Embracing individuality has become more of a nuisance in society rather than a declarative freedom. In Andrew Solomon’s,Son, differences have created a huge social divide between strangers, but more importantly amongst families as well. Solomon highlights the idea that family structures are corroborated by a parent’s inability to accept the ‘illnesses’ of their own children and perceive it as a learning experience. Andrew Solomon writes of his own personal journey regarding his mother who attempted to alter his sexuality, partially to blind herself from the reality of how others would judge her. Both Solomon and his mother demonstrate an internal struggle due to the uncertainty connected with what an individual expects versus what they actually receive. This internal struggle referred to by Solomon is further examined in Daniel Gilbert’s, Immune to Reality, where Gilbert explains how individuals perceive the world based on their subjective experience of it. He demonstrates how a psychological immune system unconsciously protects humans from trauma and adversities, but how it also prevents them from fully experiencing and processing very difficult events. Amongst the many definitions of happiness discussed by Daniel Gilbert, the idea that happiness is making the best of a bad situation is largely incomplete because it does not encompass the desired effects of genuine and long-lasting happiness. However, through Solomon’s negative experiences and emotions with the lack of acceptance from his mother it is evident that his acceptance towards identity and the support from other like-minded individuals leads to a more sustained happiness.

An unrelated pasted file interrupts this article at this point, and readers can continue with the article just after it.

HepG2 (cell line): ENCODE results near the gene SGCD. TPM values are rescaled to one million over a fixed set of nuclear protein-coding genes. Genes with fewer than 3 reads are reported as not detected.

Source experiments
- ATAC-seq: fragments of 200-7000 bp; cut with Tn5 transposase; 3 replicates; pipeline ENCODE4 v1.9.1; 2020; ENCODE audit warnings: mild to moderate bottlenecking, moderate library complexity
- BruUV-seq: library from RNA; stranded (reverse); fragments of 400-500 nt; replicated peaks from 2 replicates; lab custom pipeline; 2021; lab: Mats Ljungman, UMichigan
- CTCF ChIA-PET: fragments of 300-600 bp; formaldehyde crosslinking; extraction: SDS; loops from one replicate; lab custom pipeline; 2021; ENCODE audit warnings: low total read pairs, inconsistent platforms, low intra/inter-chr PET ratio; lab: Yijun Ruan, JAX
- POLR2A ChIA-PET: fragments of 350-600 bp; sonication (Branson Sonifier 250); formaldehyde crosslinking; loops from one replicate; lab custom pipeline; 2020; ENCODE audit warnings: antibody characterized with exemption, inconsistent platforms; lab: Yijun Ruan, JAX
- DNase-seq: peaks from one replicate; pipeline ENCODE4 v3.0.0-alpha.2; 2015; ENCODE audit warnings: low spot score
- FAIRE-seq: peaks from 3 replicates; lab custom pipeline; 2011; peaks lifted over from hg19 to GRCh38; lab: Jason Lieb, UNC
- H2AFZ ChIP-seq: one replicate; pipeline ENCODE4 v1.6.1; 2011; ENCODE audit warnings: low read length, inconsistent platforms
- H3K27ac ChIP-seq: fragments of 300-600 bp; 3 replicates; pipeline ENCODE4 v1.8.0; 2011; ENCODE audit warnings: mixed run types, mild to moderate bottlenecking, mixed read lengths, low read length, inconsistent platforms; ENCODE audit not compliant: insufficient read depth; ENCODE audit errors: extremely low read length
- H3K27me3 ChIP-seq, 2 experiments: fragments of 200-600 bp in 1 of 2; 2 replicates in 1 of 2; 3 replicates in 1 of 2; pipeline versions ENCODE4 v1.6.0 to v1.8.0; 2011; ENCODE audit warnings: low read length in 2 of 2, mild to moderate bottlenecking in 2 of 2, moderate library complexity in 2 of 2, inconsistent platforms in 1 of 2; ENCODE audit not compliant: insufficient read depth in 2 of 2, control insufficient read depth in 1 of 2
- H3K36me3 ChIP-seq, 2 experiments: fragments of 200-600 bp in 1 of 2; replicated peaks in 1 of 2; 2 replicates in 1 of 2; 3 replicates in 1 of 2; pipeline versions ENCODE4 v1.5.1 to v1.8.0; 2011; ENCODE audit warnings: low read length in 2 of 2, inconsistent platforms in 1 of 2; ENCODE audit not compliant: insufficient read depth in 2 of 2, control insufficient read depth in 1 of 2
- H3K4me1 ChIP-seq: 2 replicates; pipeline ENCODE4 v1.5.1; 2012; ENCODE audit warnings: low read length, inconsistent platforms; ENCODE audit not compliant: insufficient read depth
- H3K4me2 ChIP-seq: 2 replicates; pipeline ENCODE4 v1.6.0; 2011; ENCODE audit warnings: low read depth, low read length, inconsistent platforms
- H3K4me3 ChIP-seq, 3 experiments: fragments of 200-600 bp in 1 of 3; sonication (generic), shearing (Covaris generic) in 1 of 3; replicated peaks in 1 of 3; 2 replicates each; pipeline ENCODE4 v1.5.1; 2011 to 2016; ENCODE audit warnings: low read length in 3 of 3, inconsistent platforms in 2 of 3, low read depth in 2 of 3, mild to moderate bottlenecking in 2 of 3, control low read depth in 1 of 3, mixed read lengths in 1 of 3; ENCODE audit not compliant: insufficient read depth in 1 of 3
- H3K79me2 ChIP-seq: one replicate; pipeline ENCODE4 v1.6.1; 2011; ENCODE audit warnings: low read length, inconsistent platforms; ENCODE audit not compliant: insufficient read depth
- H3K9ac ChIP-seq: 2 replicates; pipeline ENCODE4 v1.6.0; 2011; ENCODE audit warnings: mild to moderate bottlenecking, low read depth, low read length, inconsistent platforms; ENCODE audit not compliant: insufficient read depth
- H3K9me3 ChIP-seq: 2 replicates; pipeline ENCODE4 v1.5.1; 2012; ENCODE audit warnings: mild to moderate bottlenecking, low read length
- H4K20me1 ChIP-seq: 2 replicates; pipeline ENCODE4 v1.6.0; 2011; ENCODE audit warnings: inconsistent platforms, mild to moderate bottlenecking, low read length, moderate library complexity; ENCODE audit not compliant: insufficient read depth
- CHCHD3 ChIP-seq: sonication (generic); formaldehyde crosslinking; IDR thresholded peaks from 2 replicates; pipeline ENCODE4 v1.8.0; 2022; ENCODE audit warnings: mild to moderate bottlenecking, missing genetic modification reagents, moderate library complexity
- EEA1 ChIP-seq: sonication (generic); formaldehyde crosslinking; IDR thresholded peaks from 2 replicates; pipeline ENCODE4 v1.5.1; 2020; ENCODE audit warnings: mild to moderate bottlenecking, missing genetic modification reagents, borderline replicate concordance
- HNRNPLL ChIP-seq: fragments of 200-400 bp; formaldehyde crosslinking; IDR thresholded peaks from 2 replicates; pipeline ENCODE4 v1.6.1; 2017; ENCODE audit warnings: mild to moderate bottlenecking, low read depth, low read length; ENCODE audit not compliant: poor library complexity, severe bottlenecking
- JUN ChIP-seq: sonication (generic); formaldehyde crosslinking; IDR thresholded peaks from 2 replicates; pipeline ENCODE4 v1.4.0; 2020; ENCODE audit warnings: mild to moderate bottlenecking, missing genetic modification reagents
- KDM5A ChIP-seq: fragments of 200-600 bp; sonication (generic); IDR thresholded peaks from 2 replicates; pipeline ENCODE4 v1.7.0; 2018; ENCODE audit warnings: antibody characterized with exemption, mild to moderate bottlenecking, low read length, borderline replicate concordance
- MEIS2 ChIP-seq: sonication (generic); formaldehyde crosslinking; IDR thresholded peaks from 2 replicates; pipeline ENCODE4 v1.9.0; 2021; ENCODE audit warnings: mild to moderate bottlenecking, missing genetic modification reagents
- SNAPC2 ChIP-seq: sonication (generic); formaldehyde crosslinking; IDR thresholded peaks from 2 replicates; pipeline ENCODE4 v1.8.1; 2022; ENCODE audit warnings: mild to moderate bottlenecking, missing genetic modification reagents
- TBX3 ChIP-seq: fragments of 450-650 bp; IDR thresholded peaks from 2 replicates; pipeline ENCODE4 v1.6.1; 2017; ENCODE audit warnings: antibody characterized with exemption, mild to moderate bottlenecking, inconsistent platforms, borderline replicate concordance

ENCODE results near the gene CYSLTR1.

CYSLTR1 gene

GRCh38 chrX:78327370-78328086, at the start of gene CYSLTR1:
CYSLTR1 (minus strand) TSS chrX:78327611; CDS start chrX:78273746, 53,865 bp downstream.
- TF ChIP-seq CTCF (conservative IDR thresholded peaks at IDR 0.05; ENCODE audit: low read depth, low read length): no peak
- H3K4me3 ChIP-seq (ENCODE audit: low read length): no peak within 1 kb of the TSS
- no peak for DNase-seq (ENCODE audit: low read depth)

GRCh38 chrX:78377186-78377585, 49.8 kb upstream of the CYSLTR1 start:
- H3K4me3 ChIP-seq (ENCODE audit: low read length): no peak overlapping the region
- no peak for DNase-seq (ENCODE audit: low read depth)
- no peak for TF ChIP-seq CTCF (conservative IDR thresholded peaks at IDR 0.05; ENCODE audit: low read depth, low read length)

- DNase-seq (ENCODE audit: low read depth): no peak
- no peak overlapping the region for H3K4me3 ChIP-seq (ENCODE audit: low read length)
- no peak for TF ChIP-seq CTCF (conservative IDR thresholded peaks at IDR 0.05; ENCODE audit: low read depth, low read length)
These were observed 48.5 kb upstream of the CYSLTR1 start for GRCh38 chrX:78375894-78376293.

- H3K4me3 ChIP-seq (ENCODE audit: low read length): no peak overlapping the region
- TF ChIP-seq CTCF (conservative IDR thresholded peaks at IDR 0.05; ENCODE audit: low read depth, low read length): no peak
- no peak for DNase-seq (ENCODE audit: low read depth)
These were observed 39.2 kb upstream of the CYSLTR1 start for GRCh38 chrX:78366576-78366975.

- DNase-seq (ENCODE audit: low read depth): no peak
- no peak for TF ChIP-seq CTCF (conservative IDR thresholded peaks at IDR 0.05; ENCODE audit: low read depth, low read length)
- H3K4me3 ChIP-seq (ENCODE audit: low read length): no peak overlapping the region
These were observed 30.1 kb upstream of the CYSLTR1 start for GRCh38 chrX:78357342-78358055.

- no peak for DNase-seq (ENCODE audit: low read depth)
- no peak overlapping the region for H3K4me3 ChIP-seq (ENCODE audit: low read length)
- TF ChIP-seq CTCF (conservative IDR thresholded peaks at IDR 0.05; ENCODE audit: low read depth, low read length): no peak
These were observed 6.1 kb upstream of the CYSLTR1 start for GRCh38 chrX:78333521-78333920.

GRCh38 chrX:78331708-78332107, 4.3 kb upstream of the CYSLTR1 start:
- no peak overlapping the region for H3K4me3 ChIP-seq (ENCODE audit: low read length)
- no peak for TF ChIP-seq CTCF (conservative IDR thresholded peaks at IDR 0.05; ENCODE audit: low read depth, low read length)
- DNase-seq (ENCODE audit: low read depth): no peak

Daniel Gilbert’s depiction of a psychological immune system as a defense mechanism to make the best of a situation reveals the sense of a short-term enjoyment developed by society. Daniel Gilbert argues that the psychological immune system is an adaptation that helps us cope with things we can not change. However, happiness must not stem from one’s ability to cope because coping with one’s circumstances provides a temporary, forced sense of happiness. Individuals have started to develop a tendency to settle for short-term happiness in scenarios intended to bring enduring happiness, such as a family. Gilbert claims, Another possibility is that we are more likely to look for and find a positive view of the things we’re stuck with than of things we’re not. Friends come and go, and changing candidates is as easy as changing socks. But siblings and presidents are ours, for better or for worse, and there is not much we can do about it once they’ve been born or elected, (Gilbert 138). The inescapability trigger mentioned by Gilbert produces an incomplete sense of happiness and reality because individuals are essentially optimizing their happiness by staying comfortable and designing scenarios that better shape around that comfort. This notion of excusing a sibling’s behavior because of their permanence allows short-term happiness to be produced because individuals are robbing themselves of better treatment by excusing behavior they should be aiming to correct. A psychological immune system only worsens the journey towards happiness because using a certain mindset to force rationalization strips individuals of their humanity because they are void to powerful emotions such as anger or sadness that could potentially lead to greater ones such as compassion. However, once an individual can be fully comfortable with the fact that their mood is uneasy, the more they are able to embrace their humanity through self-analysis. The ability to experience anger such as with a sibling and manifest it into self-compassion and compassion towards others when faced with an adversity is much more effective towards long-lasting happiness than convincing yourself into being happy.